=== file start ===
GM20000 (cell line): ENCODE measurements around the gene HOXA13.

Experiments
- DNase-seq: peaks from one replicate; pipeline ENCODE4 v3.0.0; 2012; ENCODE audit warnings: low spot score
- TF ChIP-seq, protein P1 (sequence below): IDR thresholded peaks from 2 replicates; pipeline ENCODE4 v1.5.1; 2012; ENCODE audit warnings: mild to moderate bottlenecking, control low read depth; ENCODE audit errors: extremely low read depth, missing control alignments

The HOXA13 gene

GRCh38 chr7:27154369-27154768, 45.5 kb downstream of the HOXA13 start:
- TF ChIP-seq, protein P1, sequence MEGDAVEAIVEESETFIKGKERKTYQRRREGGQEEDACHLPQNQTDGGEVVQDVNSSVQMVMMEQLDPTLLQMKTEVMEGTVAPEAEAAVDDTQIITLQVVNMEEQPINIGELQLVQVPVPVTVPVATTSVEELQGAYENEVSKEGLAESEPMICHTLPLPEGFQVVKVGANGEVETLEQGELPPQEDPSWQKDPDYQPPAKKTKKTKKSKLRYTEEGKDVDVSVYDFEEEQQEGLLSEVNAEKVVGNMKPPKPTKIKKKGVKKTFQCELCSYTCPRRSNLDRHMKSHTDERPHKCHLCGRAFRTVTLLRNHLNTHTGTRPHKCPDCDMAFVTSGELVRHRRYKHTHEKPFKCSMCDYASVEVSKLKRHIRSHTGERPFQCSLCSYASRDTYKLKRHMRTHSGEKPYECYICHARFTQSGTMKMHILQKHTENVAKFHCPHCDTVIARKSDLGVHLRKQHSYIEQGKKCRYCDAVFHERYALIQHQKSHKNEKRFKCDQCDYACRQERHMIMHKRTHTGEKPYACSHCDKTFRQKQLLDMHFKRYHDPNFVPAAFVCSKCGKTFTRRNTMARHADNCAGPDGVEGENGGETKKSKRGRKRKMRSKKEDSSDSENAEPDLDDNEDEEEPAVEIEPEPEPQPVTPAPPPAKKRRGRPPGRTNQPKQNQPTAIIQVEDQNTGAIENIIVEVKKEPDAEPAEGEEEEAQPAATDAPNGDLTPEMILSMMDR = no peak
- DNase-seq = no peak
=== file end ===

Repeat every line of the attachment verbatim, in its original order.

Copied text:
GM20000 (cell line): ENCODE measurements around the gene HOXA13.

Experiments
- DNase-seq: peaks from one replicate; pipeline ENCODE4 v3.0.0; 2012; ENCODE audit warnings: low spot score
- TF ChIP-seq, protein P1 (sequence below): IDR thresholded peaks from 2 replicates; pipeline ENCODE4 v1.5.1; 2012; ENCODE audit warnings: mild to moderate bottlenecking, control low read depth; ENCODE audit errors: extremely low read depth, missing control alignments

The HOXA13 gene

GRCh38 chr7:27154369-27154768, 45.5 kb downstream of the HOXA13 start:
- TF ChIP-seq, protein P1, sequence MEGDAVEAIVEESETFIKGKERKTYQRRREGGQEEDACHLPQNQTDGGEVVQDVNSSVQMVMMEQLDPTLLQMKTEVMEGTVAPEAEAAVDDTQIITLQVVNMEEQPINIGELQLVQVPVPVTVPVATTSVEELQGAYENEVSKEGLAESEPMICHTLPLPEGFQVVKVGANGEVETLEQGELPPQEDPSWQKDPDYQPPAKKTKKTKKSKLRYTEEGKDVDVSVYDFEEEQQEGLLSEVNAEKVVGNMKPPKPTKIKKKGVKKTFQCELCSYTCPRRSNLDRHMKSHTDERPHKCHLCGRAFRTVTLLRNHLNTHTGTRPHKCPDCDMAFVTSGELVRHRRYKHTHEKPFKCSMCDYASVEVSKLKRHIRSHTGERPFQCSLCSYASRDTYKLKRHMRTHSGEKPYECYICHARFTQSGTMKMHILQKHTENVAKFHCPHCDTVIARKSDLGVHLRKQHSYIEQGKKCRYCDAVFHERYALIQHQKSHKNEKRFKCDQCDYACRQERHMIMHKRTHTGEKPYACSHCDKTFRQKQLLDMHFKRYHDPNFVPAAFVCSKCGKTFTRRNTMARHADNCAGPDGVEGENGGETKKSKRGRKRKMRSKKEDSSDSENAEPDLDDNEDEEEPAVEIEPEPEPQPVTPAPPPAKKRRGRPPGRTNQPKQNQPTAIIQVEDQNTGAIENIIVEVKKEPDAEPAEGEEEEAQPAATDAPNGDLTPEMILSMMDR = no peak
- DNase-seq = no peak